We often refer to the term Flight Operations to mean the monitoring and controlling of COSI in flight. Operations is a very crucial part of a successful flight, as it’s how we ensure COSI is working to the best of its ability throughout the flight. Thanks to our various communications links, as outlined in Talking to COSI, we can monitor and control many aspects of COSI in real-time during the flight.
After launching COSI, we’d like to know how it’s doing. For this purpose, we have developed multiple tools to monitor instrument health and its progress in achieving scientific goals.
Interactive Real-Time Monitoring
For most of our real-time, interactive testing and monitoring, we use our Ground Support Equipment (GSE), which are computers running custom software that Clio wrote. Hopefully we’ll have time to write a separate post about the GSE Software, but, in essence, it decodes and displays live data received from COSI in an easy-to-read format. It’s a kind of dashboard for COSI – it tells us all the important things about the instrument to know it’s functioning well. We can look at charts of recent histories of everything from temperatures, to voltages, to our GPS coordinates. It’s a great way to observe trends as they are happening.
While we still have a line of sight to the instrument, and access to our high-speed L-Band radio link, and the majority of our data, we keep our eyes glued to the GSE Software to make sure everything is going smoothly. It’s best for things to be stable by the end of this period, as we receive less diagnostic information after COSI leaves our line of sight.
Automated Real-Time Monitoring
While the GSE Software is fantastic, we don’t want to have to be staring at it 24/7 during the flight, especially if it lasts the potential 100 days! I started with the brains behind Clio’s GSE Software to write the COSI Monitor, which is always running and alerts us if any of the data coming from COSI seems anomalous. For example, if something gets too hot (or cold), it will alert us.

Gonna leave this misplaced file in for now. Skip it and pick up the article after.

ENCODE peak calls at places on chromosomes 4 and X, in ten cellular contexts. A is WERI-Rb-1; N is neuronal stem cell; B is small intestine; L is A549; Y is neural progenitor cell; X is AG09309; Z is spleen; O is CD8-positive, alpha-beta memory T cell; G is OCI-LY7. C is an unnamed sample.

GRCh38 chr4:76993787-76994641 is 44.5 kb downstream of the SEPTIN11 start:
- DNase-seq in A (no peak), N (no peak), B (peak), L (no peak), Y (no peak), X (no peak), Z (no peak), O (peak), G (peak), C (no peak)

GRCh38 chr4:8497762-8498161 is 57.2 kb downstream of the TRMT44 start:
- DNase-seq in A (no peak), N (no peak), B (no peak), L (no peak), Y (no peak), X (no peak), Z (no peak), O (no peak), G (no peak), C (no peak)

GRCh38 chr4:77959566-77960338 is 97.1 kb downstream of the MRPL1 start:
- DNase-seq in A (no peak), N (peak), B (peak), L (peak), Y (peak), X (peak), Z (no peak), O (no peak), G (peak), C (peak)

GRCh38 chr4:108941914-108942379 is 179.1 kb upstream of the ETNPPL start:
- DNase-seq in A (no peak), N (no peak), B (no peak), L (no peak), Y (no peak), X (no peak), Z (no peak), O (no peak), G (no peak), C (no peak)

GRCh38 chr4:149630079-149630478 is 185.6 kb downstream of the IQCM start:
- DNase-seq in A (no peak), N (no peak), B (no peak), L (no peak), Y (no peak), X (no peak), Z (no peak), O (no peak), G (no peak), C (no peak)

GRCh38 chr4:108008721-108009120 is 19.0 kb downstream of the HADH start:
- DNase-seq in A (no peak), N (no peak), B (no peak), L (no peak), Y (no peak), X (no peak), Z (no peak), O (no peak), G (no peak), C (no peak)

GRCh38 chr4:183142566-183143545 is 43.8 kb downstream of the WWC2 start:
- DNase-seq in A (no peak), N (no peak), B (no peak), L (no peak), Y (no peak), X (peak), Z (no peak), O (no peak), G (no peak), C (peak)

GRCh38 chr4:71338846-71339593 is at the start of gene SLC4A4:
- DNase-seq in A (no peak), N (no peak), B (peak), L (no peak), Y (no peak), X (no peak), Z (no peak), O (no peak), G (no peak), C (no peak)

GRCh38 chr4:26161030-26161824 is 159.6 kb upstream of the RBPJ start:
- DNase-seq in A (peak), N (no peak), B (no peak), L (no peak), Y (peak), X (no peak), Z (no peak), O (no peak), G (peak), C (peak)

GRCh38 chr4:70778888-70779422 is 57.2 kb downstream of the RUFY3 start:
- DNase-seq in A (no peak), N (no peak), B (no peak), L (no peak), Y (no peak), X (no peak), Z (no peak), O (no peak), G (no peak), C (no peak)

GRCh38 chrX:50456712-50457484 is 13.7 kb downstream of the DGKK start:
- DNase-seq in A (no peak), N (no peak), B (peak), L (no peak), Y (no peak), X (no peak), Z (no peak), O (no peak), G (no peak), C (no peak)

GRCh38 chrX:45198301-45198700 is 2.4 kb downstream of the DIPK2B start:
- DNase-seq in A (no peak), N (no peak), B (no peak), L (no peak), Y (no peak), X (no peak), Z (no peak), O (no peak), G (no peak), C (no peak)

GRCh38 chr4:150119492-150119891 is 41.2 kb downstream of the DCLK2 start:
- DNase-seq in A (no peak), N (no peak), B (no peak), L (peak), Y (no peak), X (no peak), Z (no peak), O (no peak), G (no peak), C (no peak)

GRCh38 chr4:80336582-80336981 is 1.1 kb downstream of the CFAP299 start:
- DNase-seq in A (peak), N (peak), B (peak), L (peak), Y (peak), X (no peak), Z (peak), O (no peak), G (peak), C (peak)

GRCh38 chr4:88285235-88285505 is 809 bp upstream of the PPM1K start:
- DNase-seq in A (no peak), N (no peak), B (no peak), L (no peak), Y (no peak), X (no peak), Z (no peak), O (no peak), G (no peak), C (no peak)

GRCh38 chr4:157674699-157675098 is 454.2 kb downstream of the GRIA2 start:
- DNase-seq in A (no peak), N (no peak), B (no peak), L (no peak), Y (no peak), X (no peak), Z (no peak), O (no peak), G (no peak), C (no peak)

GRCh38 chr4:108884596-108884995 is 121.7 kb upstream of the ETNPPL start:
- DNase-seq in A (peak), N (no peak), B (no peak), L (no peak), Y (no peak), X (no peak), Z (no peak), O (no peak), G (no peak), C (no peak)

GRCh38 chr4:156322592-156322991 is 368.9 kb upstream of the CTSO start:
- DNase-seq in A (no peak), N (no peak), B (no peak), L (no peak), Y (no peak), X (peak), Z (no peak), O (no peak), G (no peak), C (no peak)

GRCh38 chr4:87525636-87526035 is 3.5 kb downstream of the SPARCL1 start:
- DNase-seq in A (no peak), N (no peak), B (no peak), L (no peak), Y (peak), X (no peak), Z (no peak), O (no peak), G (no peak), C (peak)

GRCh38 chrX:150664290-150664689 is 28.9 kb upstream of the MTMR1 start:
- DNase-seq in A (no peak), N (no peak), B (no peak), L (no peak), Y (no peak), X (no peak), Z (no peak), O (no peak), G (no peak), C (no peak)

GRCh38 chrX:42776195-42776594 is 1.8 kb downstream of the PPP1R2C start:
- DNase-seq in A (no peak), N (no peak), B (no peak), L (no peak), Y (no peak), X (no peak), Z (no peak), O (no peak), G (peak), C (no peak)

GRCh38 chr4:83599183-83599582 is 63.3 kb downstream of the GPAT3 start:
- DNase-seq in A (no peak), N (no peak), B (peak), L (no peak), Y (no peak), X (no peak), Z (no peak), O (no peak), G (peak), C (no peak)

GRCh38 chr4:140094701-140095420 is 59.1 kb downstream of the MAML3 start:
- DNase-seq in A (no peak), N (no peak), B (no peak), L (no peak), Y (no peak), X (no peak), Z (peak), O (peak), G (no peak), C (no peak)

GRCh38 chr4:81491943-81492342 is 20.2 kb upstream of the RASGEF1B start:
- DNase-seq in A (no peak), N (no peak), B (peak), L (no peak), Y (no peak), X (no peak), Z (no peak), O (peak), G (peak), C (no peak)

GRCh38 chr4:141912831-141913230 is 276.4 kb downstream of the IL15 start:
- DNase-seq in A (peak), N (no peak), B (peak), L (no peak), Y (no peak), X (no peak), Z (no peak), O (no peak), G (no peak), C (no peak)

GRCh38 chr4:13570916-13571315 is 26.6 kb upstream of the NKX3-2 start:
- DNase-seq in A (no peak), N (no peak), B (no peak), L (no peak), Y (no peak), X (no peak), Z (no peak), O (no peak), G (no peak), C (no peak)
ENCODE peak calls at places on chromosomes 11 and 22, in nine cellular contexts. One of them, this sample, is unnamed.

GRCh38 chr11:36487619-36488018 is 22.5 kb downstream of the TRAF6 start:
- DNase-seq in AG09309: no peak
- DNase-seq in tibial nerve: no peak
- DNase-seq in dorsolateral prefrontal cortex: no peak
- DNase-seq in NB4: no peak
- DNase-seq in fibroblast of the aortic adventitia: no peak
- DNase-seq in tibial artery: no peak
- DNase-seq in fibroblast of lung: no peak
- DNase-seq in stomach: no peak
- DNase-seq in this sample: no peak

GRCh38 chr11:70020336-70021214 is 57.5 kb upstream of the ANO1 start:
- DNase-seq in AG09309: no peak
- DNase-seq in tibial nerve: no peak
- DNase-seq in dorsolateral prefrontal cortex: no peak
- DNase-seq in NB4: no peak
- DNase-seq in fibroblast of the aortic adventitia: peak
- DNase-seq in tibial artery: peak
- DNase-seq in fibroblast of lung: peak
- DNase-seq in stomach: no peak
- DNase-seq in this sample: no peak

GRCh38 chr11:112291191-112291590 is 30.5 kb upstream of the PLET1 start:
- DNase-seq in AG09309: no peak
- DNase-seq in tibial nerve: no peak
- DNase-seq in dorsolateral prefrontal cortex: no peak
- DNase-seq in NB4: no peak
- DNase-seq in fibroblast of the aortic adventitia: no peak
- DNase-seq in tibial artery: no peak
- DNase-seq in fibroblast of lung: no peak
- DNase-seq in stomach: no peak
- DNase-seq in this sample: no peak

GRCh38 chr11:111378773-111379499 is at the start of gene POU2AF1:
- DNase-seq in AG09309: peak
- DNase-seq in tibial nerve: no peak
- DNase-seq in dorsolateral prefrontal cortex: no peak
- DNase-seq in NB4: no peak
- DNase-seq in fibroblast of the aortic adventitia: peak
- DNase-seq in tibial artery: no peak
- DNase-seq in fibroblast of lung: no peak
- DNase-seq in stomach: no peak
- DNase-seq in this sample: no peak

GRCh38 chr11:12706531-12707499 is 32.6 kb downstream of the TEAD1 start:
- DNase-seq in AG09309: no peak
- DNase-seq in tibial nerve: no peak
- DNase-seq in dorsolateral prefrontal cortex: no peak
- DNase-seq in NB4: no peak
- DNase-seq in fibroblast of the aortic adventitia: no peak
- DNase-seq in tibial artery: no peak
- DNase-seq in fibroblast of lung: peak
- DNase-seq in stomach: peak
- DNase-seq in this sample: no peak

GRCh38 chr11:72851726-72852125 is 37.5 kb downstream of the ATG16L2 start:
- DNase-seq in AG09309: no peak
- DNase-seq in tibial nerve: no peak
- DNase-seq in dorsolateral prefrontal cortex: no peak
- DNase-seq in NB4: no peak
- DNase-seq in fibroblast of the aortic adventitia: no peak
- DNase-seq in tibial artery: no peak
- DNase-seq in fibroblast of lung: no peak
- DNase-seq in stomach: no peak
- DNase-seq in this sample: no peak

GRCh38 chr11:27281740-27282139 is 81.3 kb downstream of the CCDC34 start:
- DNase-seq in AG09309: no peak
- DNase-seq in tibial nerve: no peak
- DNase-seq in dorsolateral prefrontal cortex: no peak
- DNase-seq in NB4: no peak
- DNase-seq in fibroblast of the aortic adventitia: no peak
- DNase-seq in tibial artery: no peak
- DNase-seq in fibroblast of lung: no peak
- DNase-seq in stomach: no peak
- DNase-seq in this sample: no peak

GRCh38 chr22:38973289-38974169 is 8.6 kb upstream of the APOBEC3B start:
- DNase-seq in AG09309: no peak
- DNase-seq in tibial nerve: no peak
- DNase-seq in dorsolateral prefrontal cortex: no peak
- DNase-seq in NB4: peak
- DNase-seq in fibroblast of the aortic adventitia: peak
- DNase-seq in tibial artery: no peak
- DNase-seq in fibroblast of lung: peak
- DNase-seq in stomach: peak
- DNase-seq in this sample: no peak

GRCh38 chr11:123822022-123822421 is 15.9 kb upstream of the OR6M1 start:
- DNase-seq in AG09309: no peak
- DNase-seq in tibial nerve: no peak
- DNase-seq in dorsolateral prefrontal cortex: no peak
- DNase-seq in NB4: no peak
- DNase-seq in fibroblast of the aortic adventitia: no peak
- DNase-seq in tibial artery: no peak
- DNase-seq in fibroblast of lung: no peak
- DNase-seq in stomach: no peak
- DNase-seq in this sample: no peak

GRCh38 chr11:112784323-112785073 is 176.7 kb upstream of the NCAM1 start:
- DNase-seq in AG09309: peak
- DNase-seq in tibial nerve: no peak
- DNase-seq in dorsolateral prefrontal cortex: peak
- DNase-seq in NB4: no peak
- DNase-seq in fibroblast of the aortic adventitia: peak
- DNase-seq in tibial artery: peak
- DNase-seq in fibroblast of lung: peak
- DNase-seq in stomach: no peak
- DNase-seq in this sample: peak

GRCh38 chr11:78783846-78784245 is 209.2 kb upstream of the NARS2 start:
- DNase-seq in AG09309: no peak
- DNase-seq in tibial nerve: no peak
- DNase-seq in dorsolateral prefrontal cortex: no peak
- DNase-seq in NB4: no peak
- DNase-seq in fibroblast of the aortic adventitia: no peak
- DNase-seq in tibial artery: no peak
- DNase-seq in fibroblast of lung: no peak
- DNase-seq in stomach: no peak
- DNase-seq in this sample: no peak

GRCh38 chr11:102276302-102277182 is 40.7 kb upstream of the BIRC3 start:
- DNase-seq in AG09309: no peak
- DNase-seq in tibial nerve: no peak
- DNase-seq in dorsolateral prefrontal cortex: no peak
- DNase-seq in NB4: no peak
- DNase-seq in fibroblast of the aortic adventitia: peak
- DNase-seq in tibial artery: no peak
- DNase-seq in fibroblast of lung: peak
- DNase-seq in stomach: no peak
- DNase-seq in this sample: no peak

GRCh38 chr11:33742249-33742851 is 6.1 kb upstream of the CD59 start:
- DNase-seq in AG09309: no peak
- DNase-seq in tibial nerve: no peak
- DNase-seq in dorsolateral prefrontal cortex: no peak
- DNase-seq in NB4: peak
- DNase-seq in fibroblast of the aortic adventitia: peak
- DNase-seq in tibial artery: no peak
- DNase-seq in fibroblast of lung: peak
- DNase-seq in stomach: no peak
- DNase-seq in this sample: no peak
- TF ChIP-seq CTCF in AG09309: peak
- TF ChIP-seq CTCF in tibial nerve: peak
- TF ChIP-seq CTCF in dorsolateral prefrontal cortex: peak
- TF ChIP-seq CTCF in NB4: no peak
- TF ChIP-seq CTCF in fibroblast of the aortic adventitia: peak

Our alert system now includes a slightly creepy computerized voice, a strobe light, and e-mail notifications. Once we get back to the states, we will get text-messages as well to alert us wherever we are that something may be out of the ordinary. The system, in addition to warning about possible dangers and failures also informs us of detected Gamma-Ray Bursts, one of our science objectives.
Since this system is designed to be on-the-go, we can check out the WebGSE that Abby and Alan designed, which is a web page that posts recent snap shots of the instrument health. This can be a good tool for us to use if we are unable to get to our computers immediately.
Historical Instrument Health Analysis
In addition to knowing the current state of the instrument, we probably will also want to know how it got there. This is when historical analysis of the flight data comes to play. We can take our recorded data and “replay” it into the GSE Software. This can be very useful to sit there and watch the data come in just as it did in real-time.
Sometimes, however, we don’t need to watch the data come in one by one, but instead would rather just see the history of it. That’s outside the scope of the GSE Software, so we have a couple of tools to help with that. First, the WebGSE shows us a selection recent
histories to display. This is great because it’s fast to look-up and can be accessed anywhere.
Additionally, Clio and I are working on software (shown in the image on the above) that can plot any data from COSI given a selected date and time range. This will make it great to go back into COSI’s historical data to look at multi-hour or multi-day plots.
Equally important to the monitoring of COSI is being able to control it. Using our communications links, we can control pretty much every aspect of COSI other than its location and orientation (CSBF always points the solar panels to the sun so we can charge our batteries). We can turn various parts of the instrument on or off, change some settings in our software, and modes of running the instrument. We can do this through our Commanding interface in the GSE Software.
We will be keeping a close eye at the thermal situation. Although we do extensive testing and modeling, the best test of our thermal model is flight itself. We can monitor the temperatures of components across our gondola, and, if necessary, turn on/off heaters. It may take a couple day/night cycles to know exactly how to set our thermostats to keep us within a comfortable operating range.
We will also be controlling our usage of the OpenPorts, by switching between a mode in which we automatically send as much data as possible, and a mode that allows us to log in to our flight computer and download specific files.
Analyzing COSI’s Scientific Data
In addition to monitoring COSI’s health, we can also run Realta, which is a Real-time Analyzer that can display reconstructed images of what COSI looks at in the sky. Below is a reconstructed time-lapsed image of one of our radiation sources put on the end of a propeller and spun around.